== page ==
] Olaoye] Wole Nigeria can rise again if...

Daily Trust - - VIEWS -

Tqual­i­fies to be num­bered among the re­source ma­te­ri­als for the on-go­ing con­fer­ence. Au­thor Us­man is a vet­eran of the Nige­ri­an­civil­war­whowas­born in Daura, raised in Maiduguri and now lives in Kano where he make­salivin­gasabusi­ness­man.

Con­vinced that the root cause of most of our na­tional prob­lems is poor lead­er­ship at all lev­els of govern­ment, Us­man urges Nige­ri­ans not to give up on their coun­try. You could call this book Us­man’s ver­sion of Chinua Achebe’s Trou­ble with Nigeria and you wouldn’t be far wrong.

With pa­tri­otic fer­vour and right­eous in­dig­na­tion, Umaru Haruna Us­man does a bit by bit as­sess­ment of the people, their at­ti­tudes, their lead­ers, the pub­lic ser­vice, the po­lice and how the in­ter­play of cor­rup­tion haswrought­sub­stan­tial­dam­age to an other­wise great na­tion. He be­lieves that to­day’s gen­eral ap­a­thy and cyn­i­cism, the laid back at­ti­tude of Nige­ri­ans in the midst of end­less provo­ca­tion by cor­rupt,clue­lessand­some­times de­praved lead­ers, is the ma­jor cause­o­fou­run­derde­vel­op­ment.

He chas­tises the regimes of Al­haji Shehu Sha­gari, Gen. Ibrahim Ba­bangida and Pres­i­dent Oluse­gun Obasanjo for caus­ing the eco­nomic ruina­tion of Nigeria. Over the years the to­tal ab­sence of vi­sion­ary lead­er­ship has led to eth­nic and re­li­gious ag­i­ta­tions which di­vert the masses’ at­ten­tion from real is­sues of eco­nomic eman­ci­pa­tion and the harm caused by cor­rup­tion. In­stead of unit­ing against their op­pres­sors, the masses of the Nige­rian people turn against each other in cen­trifu­gal ‘in­di­gene’ and ‘set­tler’ dis­pu­ta­tions.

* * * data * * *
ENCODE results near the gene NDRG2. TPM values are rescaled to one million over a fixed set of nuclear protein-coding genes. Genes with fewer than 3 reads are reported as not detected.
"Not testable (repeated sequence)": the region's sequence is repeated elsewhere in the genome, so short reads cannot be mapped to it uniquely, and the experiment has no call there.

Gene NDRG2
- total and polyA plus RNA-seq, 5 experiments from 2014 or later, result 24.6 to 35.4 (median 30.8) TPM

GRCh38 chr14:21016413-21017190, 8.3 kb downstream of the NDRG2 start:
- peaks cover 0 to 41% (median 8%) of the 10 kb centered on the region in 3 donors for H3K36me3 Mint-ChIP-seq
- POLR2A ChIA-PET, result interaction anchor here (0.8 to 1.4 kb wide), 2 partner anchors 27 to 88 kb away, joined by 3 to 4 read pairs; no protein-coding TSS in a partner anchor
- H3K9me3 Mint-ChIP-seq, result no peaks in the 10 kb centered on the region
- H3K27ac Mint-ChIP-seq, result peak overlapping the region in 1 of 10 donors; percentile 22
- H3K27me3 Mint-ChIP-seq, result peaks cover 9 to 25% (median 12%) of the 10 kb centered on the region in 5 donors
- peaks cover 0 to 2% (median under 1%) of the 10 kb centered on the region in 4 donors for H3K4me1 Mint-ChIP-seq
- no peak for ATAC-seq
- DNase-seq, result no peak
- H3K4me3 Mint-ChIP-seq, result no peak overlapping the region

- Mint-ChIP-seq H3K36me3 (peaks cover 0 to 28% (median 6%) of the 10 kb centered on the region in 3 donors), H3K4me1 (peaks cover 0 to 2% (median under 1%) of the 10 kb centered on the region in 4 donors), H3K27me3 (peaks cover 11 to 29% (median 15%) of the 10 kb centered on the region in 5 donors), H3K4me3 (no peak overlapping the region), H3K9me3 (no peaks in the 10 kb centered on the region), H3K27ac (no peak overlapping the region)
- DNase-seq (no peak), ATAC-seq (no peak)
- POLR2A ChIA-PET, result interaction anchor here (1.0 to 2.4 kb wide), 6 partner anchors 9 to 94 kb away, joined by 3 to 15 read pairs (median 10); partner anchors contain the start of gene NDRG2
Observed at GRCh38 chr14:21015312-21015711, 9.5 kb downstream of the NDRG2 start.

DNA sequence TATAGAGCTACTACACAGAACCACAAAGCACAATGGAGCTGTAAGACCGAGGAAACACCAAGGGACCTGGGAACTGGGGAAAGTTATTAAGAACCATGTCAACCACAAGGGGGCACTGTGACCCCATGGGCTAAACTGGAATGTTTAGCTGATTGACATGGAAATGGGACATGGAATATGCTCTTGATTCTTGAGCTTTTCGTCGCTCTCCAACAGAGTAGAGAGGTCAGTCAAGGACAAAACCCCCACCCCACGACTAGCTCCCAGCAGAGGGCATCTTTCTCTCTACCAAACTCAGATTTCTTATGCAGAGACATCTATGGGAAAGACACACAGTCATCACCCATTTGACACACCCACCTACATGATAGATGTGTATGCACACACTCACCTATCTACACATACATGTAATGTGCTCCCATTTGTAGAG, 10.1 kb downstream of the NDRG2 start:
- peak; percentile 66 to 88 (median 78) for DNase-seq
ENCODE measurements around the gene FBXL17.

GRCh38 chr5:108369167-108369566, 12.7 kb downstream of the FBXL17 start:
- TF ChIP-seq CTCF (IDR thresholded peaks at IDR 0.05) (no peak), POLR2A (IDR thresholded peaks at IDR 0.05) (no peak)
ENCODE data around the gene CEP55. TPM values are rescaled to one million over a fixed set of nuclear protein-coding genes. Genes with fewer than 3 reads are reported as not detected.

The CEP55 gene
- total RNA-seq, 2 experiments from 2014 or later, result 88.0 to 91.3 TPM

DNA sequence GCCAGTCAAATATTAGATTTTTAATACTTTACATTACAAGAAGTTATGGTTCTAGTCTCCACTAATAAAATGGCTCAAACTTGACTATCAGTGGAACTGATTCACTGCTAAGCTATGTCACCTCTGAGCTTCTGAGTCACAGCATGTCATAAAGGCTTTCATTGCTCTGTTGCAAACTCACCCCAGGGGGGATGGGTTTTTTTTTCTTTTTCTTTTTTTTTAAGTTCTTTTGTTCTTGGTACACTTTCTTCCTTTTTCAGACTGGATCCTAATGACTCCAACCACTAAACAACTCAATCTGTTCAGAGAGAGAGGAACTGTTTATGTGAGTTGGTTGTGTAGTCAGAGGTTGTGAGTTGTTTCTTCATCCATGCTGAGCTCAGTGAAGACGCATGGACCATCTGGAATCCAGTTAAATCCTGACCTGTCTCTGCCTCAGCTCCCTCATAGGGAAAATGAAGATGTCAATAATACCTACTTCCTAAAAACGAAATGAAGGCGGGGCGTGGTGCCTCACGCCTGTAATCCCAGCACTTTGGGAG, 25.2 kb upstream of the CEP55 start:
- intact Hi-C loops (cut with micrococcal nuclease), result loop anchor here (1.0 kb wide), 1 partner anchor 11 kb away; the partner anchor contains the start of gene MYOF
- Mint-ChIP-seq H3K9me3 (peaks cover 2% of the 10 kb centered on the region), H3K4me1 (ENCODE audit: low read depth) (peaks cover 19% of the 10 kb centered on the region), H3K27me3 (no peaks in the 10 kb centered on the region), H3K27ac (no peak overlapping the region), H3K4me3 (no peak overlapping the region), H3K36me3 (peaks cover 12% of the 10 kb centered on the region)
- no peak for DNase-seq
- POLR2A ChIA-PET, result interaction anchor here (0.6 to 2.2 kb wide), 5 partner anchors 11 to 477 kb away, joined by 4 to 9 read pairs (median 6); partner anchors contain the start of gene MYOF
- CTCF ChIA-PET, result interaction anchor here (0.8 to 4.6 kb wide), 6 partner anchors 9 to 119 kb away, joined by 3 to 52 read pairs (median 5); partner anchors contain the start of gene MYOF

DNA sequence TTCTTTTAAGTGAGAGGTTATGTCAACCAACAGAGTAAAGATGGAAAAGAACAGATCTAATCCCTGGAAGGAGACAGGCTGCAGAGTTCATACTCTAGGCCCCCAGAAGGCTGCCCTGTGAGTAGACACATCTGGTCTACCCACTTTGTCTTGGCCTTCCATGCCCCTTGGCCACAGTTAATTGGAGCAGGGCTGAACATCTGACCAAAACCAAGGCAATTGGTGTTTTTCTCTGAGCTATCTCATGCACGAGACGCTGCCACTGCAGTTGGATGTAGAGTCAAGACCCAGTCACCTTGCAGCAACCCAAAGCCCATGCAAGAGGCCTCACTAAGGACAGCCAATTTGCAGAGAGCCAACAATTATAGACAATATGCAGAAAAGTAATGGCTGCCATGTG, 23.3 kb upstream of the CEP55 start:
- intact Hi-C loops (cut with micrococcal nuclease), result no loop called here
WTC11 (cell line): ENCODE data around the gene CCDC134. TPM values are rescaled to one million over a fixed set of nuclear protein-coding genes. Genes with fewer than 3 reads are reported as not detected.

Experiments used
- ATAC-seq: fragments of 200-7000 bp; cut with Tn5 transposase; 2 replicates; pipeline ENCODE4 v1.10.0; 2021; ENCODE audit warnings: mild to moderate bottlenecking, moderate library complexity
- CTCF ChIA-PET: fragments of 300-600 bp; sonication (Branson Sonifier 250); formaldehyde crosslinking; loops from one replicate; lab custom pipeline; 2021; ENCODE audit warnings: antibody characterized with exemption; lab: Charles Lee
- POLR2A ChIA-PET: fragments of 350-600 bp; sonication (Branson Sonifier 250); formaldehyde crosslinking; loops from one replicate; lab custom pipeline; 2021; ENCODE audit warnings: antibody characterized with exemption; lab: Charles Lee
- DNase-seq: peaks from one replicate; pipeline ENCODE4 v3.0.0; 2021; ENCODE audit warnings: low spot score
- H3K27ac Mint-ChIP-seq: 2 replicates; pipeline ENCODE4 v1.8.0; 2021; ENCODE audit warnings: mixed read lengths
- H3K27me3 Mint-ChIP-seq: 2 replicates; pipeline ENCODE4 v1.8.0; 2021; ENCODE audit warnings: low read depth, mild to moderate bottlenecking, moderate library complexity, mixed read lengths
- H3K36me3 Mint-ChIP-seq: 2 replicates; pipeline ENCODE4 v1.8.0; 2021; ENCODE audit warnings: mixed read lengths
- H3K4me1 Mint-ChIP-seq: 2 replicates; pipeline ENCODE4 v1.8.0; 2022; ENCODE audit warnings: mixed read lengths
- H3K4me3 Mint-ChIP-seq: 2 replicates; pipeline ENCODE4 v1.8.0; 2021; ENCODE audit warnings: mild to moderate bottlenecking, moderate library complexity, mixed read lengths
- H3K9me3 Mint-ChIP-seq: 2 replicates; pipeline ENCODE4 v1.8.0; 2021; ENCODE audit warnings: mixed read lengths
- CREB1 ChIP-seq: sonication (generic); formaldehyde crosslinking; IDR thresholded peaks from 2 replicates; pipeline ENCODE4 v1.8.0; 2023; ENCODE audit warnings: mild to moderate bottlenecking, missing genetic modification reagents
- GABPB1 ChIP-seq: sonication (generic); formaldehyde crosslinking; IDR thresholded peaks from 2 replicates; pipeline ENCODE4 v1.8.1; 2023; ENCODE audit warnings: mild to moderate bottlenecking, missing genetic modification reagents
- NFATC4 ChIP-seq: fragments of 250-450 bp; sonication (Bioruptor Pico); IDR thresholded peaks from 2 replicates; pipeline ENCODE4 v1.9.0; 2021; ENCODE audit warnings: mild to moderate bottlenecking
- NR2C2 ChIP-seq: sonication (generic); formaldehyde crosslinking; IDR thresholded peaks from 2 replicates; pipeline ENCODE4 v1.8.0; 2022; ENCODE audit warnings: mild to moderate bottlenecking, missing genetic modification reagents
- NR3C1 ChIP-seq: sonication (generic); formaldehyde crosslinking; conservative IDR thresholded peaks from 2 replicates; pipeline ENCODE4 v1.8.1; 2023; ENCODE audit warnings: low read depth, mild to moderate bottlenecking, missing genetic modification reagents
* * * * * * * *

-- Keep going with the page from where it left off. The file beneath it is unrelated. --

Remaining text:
Us­man pro­poses that laws be en­acted wherein all sec­tional and re­li­gious ac­tiv­i­ties which threaten na­tional unity would be con­sid­ered trea­son­able of­fences. He calls for a ban on all eth­nic or­gan­i­sa­tions and sug­gests that ci­ti­zen­ship should hree weeks on, and the del­e­gates at the na­tional con­fer­ence are yet to set­tle down to real work. In ful­fil­ment of my prom­ise to present an­other per­spec­tive on how to re­solve the var­i­ous crises be­dev­illing the land, I give the podium to­day to Al­haji Umaru Haruna Us­man whose work, CRI­SIS OF LEAD­ER­SHIP IN NIGERIA – the Re­al­i­ties and the Way For­ward, re­place ‘in­di­gene’ or ‘set­tler’ in our na­tional lex­i­con if we are to cob­ble the sem­blance of a na­tion to­gether af­ter the ru­inous es­capades of the mil­i­tary and their civil­ian ac­com­plices. He frowns at a sit­u­a­tion where schemes de­signed to pro­mote na­tional unity have been dis­torted. For ex­am­ple, in the Na­tional Youth Ser­vice Corps to­day there are sub-groups such as Chris­tian Cor­pers, Mus­lim Cor­pers, and even tribal blocks that tend to cre­ate a “we-ver­sus­them” men­tal­ity in young grad­u­ates who are sup­posed to have been weaned from the nar­row-mind­ed­ness of their par­ents.